Pevensey Castle dates all the way back to Roman occupation. It is known that it was constructed in 290 AD, but its original use remains a topic of debate to this day. After Roman rule came to an end, the castle fell into a state of disrepair before being taken over by the Normans in 1066, from which point it was continuously occupied until the 16th Century. After those medieval residents left, Pevensey Castle returned to its abandoned state and remained so until it came into the hands of the government in the 1920s. It became a surprisingly useful location during World War Two when machine-gun posts were added to the castle walls to protect the area from German attacks.

Among the many reported ghosts of the castle is a lady dressed in white who has been encountered numerous times down throughout the centuries. The most famous sighting of this particular white lady came when she appeared to a group of campers who had made their beds in a field near the castle. According to the campers, the woman passed by them on her way to the castle walls, appearing despondent and lost. Some pursued her to ensure her wellbeing but turned back once they realised she was not walking to the castle, but gliding.

There have also been reports of a phantom army being heard approaching the castle walls. The spirits have not been seen by the human eye, but there is no mistaking the sounds of marching and chanting which have become synonymous with conquest and defence. There is no way to tell just which time period the invisible army is from, but some suggest it could be an entirely new army, comprised of the soldiers who lost their lives in the many bloody battles which have taken place at Pevensey Castle.

2. Michelham Priory, Hailsham


Founded in 1229, Michelham Priory was originally used as an Augustinian friary, a role which it served right up to the Desolation of the Monasteries in the 16th Century. After this, the church on the site was demolished and the main building was turned into a place of residence for various members of the British upper-class. It evolved into a farmhouse sometime around the 19th Century and, much like Pevensey Castle, found new life as a base during the Second World War.

Michelham Priory is believed to be haunted by a number of spirits of varying intentions. One of the most notable ghosts is that of Thomas Sackville, who owned the manor at one point in time. Sackville does not seem to have been a particularly pleasant man and continues his bad behaviour in the afterlife. He is said to get his kicks tormenting not just those who visit the manor, but his fellow spirits. A frequent recipient of Sackville’s wrath is the spirit of a young girl, who is purported to take refuge in a tiny space at the top of the staircase to avoid the former Lord of the Manor.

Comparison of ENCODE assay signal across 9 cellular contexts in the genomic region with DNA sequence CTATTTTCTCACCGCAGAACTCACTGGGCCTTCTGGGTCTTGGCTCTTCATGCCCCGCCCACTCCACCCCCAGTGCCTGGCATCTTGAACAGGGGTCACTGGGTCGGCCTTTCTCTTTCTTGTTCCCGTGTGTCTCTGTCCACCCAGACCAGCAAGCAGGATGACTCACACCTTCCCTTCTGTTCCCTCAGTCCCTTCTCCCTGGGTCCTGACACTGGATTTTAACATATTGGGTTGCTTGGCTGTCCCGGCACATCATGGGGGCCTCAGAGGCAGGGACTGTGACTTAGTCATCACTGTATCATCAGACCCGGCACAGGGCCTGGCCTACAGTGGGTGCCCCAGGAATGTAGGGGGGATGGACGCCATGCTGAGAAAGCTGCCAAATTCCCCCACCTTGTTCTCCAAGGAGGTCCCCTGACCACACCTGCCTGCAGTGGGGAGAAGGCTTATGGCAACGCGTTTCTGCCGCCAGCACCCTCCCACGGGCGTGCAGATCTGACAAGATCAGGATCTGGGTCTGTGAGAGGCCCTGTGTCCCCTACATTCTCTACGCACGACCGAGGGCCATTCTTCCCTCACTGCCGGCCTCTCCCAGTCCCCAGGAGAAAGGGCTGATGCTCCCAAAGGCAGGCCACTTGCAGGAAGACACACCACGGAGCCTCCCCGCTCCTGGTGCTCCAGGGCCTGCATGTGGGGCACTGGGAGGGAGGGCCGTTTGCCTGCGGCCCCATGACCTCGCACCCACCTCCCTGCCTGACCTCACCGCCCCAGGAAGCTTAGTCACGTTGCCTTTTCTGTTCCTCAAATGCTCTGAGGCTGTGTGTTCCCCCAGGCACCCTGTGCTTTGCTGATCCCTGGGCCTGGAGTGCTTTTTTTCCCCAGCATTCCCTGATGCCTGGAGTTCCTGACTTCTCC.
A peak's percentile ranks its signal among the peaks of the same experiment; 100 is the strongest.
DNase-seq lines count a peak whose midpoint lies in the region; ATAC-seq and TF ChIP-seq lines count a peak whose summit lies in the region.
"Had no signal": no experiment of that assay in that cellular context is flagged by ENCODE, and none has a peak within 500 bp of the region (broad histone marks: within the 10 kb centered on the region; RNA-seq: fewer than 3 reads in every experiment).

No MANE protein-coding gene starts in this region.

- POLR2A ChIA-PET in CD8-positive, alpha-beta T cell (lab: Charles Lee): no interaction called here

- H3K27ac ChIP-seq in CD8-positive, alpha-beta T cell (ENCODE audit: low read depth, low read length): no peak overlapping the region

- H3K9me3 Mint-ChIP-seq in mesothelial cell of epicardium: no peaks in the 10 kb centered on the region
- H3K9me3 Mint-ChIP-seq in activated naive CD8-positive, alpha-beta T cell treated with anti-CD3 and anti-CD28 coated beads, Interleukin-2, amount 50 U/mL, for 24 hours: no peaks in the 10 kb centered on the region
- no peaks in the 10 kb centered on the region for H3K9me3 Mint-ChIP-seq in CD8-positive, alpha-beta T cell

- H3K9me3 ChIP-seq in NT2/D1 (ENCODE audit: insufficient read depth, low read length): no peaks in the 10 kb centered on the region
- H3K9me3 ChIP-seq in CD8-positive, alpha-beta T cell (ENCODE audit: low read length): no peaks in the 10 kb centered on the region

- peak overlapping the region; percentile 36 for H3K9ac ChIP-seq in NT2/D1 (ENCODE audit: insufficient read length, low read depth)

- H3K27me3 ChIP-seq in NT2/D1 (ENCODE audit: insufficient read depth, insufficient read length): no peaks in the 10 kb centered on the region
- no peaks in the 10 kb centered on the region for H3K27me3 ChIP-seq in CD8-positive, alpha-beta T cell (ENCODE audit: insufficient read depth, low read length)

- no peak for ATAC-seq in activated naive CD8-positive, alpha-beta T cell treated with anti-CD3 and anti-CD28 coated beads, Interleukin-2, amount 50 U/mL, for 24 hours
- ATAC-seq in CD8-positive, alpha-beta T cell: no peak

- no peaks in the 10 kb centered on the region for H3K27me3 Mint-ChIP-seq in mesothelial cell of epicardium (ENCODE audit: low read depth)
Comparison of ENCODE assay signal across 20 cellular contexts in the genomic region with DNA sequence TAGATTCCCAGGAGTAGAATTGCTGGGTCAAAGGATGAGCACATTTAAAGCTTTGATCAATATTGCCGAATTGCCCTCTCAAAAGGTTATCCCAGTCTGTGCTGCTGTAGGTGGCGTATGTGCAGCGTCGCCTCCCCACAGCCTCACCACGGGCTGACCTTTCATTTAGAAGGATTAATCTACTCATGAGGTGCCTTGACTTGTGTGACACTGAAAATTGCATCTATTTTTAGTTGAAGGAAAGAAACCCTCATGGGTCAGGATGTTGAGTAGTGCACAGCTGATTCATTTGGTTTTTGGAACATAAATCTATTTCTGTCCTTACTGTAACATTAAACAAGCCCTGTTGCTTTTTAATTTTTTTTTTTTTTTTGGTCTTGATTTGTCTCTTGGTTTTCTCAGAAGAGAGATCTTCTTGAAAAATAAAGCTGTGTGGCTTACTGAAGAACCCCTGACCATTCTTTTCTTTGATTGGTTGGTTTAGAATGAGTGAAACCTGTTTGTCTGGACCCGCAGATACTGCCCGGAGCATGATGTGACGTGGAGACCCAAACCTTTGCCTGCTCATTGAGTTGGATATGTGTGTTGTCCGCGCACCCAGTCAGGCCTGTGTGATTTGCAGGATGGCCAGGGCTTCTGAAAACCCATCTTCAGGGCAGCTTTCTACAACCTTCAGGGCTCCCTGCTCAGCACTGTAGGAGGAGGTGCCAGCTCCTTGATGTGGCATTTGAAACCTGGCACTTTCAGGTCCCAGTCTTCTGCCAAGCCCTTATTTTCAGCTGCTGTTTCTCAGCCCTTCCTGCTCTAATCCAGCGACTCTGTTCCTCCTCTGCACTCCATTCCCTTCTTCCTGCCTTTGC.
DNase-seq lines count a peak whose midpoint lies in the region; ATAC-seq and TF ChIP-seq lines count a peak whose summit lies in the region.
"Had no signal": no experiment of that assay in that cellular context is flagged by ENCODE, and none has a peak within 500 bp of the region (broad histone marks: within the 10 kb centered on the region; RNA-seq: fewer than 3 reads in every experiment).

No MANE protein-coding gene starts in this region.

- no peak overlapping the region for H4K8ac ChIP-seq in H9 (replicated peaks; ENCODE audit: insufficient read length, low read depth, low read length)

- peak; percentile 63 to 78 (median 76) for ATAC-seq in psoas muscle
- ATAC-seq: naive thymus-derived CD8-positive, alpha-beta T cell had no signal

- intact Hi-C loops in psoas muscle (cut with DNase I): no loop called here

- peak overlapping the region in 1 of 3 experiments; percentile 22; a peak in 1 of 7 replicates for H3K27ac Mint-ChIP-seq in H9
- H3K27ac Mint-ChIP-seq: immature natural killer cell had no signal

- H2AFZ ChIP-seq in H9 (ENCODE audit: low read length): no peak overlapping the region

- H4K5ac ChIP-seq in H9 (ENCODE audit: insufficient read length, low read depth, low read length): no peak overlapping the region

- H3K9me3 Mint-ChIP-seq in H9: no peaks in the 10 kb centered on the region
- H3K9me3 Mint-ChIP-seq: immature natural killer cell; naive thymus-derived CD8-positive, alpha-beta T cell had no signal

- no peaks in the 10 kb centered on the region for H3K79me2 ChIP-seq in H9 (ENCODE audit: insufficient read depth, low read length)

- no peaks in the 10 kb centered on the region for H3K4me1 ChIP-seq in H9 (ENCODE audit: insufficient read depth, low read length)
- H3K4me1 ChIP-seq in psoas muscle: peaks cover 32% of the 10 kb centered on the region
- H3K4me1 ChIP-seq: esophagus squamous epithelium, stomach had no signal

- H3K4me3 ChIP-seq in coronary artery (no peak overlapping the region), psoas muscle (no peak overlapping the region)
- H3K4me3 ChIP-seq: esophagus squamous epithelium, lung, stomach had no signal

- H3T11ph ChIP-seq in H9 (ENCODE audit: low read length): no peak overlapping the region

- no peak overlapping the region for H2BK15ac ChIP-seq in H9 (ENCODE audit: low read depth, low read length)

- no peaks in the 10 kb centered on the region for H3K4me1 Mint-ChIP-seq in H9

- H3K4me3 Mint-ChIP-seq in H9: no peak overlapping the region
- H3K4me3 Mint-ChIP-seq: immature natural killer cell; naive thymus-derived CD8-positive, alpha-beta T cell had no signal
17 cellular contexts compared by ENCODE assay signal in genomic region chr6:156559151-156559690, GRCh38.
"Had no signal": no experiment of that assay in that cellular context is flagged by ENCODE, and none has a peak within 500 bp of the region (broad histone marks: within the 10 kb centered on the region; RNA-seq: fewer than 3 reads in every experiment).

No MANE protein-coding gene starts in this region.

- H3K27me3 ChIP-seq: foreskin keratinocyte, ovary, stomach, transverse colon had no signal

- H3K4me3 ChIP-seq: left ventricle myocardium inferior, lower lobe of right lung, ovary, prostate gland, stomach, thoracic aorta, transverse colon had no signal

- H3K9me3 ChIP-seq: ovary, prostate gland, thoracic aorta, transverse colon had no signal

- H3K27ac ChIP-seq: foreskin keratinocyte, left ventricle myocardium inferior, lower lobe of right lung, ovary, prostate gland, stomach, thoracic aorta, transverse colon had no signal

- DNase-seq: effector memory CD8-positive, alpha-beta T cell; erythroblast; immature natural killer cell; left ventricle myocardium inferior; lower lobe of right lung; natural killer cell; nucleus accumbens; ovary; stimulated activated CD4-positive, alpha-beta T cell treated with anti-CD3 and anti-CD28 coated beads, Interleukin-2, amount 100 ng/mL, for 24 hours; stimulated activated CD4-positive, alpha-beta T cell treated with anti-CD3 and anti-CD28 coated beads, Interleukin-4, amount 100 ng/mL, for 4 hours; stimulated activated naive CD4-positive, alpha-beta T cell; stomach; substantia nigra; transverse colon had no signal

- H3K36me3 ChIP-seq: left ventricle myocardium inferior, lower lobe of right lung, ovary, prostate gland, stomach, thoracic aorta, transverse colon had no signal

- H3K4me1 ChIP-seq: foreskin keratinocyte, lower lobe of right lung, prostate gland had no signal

Michelham Priory has been the scene of much poltergeist activity, though it is unclear if this is caused by Thomas Sackville or some other unidentified but equally malevolent spirit. Visitors have reported being pushed and struck by unseen forces, as well as seeing doors and windows slam shut, seemingly of their own accord.

1. The Mermaid Inn, RyeSTAY HERE


The Mermaid Inn is another Grade II* listed building in East Sussex and the particularly avid paranormal fans reading this will be happy to hear it is still taking bookings. This 15th Century building is unlike any other haunted hotel in the world as it does not simply offer one or two ghosts to do the whole building. To the contrary, it boats a spirit for almost every room in the inn, meaning the chances of you sharing your bed with an entity from the afterlife drastically increase.

Room 1 is purported to be haunted by the spirit of a white lady who sits in a chair by the fireplace, watching guests as they sleep. Many who have stayed in the room have complained to the hotel staff about waking up to find their clothes or any other personal belongings left on the chair overnight soaking wet.

Room 16 is said to have been a key scene in a fight to the death between two men who, for whatever reason, deemed it necessary to duel inside The Mermaid Inn. Apparently, the feuding men fought throughout the inn until one of them was killed and tossed into the dungeon, where his ghost is said to haunt to this day. It seems the departed dueller is a sore loser, as he has taken it upon himself to terrify anybody who ventures into the basement of The Mermaid Inn. One employee was moved to resign after encountering the spirit while tending to the basement fireplace.

Room 17 is supposedly haunted by the wife of notorious gang leader George Gray. Mrs. Gray is said to sit in the corner of the room and watch guests while they sleep, much like the slippery ghost of Room 1.

These are just some of the ghosts said to inhabit The Mermaid Inn. If you want to fully experience the spooky goings-on in the building, it may be necessary to spend a night there yourself.